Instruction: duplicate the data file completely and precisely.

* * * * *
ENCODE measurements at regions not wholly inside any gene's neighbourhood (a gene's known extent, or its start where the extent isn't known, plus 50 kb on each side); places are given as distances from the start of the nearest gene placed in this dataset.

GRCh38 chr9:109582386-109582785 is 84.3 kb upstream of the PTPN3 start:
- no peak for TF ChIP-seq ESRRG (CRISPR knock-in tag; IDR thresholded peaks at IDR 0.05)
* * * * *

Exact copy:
ENCODE measurements at regions not wholly inside any gene's neighbourhood (a gene's known extent, or its start where the extent isn't known, plus 50 kb on each side); places are given as distances from the start of the nearest gene placed in this dataset.

GRCh38 chr9:109582386-109582785 is 84.3 kb upstream of the PTPN3 start:
- no peak for TF ChIP-seq ESRRG (CRISPR knock-in tag; IDR thresholded peaks at IDR 0.05)